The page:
Packed full of trendy little bars, cafés, restaurants, art galleries, and quirky unique little shops, it offers a wondrous escape from the hordes and the perfect opportunity to satiate your wanderlust and while away the hours as you absorb Venetian life at its best.

Market time

If you’re hankering for a good-old-fashioned Venetian market experience, and to be surrounded by people who, for once, speak nothing but Italian, then make your way to the Rialto.

The sprawling market is one of the liveliest spots in Venice, teeming with locals and packed full of stalls selling fresher than fresh fruit, vegetables, meat, and fish, making it the number one place for pristine produce.

However, if you prefer to buy while you bob, Venice also has two floating markets, in campo San Barnaba and at the far eastern end of via Garibaldi.

Far from the madding crowd

Another great tourist escape trip tip is a visit to the elegant and beautiful residential Sant’Elena district. The little island is way off of the usual sightseeing tour track, located to the extreme east of the city center, in the sestiere of Castello.

Packed full of medieval buildings, and boasting a huge park, lagoon, lido, car-free wide streets, and lush greenery, Sant’Elena allows for a completely different, relaxing, and chilled Venetian experience.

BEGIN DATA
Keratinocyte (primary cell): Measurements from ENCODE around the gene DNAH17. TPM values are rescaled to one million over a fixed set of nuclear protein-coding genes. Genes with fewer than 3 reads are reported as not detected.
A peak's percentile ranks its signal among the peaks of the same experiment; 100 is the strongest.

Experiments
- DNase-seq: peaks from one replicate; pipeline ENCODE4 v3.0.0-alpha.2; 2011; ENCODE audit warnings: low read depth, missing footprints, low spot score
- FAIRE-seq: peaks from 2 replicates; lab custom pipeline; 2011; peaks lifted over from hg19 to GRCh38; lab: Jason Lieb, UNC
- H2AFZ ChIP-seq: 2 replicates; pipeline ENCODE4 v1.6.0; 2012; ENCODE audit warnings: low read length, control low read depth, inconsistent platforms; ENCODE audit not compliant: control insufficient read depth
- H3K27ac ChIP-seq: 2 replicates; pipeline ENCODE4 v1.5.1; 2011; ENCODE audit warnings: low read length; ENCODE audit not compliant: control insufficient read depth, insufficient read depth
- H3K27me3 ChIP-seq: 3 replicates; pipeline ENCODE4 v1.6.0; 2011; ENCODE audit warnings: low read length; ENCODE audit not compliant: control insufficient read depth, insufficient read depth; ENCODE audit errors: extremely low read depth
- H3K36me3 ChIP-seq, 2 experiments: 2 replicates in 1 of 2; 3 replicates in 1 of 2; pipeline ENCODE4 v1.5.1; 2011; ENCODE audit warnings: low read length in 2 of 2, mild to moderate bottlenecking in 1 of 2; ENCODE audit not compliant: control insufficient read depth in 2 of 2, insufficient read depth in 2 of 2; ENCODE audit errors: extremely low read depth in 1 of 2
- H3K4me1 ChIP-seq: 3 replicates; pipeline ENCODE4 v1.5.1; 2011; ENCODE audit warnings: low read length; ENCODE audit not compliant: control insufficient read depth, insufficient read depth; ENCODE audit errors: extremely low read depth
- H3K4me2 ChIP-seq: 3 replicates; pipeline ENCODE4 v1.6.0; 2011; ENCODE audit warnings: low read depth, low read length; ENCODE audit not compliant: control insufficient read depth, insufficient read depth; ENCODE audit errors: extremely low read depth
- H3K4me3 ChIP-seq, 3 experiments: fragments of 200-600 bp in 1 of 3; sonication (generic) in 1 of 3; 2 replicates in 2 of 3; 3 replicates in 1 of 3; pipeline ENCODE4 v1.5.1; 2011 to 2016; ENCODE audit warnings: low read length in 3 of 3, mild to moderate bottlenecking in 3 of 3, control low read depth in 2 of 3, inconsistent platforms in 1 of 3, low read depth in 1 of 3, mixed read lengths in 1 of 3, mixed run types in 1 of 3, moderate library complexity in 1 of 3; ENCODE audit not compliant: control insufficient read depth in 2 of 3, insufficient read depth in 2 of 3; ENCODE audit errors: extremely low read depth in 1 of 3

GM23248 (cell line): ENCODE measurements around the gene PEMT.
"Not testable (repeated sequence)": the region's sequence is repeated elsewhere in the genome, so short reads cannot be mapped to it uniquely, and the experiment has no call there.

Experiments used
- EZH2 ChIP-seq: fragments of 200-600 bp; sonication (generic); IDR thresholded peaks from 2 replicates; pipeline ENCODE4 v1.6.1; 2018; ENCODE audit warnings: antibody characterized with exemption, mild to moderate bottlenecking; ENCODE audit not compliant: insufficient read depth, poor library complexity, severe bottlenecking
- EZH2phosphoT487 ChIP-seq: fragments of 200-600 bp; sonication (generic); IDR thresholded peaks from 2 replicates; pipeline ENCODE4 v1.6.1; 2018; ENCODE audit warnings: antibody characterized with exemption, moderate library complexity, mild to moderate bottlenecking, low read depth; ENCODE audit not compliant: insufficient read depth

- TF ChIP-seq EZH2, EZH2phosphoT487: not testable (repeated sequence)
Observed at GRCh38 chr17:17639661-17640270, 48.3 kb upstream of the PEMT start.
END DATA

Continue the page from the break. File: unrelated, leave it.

The island is also home to an imposing and amazing Gothic-style, Roman Catholic church, and a slew of cool little bars and restaurants, including the awesome Vincent Bar, the perfect place to experience the “real Venice” while sipping a spritz, people watching, and enjoying the boats slowly chugging across the lagoon.

 

Goditi la vita!

About The Author

Maxine Page is a writer, reporter, editor and visual artist with a background in news, music and entertainment. In addition to all things pop culture, Maxine has a passion for travel, art, current affairs, penal reform and human rights. When she's not working, Maxine is an avid documentary watcher, she also loves to paint and create original art pieces, write on various personal blogs and engage in advocacy work.